Safety Analysis Modeling of the Mars Science Laboratory Mission Launch

Thursday, December 9, 2010 - 11:00am - 12:00pm EST

  • Location:Rogers Hall, RH 603
    NY

Fall 2010 Smart Materials and Systems Seminar Series

Timothy Bartel, PhD

Sandia National Laboratories
Albuquerque, NM

The National Aeronautics and Space Administration’s (NASA’s) Mars Science Laboratory (MSL) Project will send a rover the size of a small dune buggy to the surface of Mars with a launch window in the fall of 2011. The MSL mission is designed to conduct a Mars habitability investigation, with habitability defined as the “capacity of the environment to sustain life” (i.e., the potential of a given environment to support life at some time, past or present). The MSL rover design uses a Multi-Mission Radioisotope Thermoelectric Generator (MMRTG) to provide continuous power on the Martian surface; the power requirements of the MSL rover cannot be met with photovoltaic cells. The MMRTG contains 4.8 kg of plutonium dioxide (PuO2) in ceramic form (primarily plutonium-238) and will provide 120 W electrical power at the beginning of mission (approximately 2000 W thermal). Due to the radioactive nature of this material and the potential for accidents involving its release to the environment, safety is an inherent consideration in all steps from mission design through launch.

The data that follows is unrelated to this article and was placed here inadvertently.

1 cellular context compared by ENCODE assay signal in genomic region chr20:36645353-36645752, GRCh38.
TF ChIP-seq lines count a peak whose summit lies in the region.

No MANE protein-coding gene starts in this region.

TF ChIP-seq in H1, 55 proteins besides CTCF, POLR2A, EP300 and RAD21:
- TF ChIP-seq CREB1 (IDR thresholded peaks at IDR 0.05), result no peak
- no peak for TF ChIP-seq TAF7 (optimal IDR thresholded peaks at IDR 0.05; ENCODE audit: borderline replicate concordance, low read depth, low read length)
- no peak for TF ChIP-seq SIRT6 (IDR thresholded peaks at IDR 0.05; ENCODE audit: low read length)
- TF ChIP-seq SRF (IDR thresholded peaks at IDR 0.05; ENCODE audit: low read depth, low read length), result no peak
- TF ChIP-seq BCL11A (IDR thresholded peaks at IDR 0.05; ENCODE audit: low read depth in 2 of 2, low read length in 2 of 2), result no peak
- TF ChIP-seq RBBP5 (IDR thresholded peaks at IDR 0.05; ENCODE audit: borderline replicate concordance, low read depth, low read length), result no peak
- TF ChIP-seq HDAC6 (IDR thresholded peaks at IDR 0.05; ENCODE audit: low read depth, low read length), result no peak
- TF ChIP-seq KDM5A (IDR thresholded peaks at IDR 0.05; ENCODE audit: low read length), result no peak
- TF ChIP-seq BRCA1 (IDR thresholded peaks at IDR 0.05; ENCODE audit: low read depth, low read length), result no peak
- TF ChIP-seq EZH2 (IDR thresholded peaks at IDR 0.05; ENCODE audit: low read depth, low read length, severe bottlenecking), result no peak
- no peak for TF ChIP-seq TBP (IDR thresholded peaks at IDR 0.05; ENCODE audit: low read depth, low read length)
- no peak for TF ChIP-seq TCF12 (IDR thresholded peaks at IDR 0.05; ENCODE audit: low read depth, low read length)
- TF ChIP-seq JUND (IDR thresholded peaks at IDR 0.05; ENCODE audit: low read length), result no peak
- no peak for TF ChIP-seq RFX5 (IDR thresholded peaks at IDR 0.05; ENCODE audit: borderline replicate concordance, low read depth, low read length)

This talk will describe the interdisciplinary requirements for modeling a launch accident with a focus on the thermal response of the PuO2 fuel pellets in the thermal environment from the launch vehicle propellants. Similar to the US Space Shuttle launch vehicle, the configuration of modern expendable launch vehicles is a combination of both liquid and solid rocket motors. The thermal analysis must consider the different characteristic burn times for both of the propellants. Both experimental and modeling efforts of the thermal analysis will be presented.

Biosketch

Dr. Bartel received his PhD in engineering physics at the University of Wisconsin-Madison in 1987. He was a consultant at Los Alamos National Laboratory for 2 years and is currently a principal member of the technical staff at Sandia National Laboratories. His interests include nuclear reactor safety analyses, numerical simulation of rarefied gas dynamics, thermo-chemistry modelling and numerical modeling the transient response of advanced nuclear fuel pins.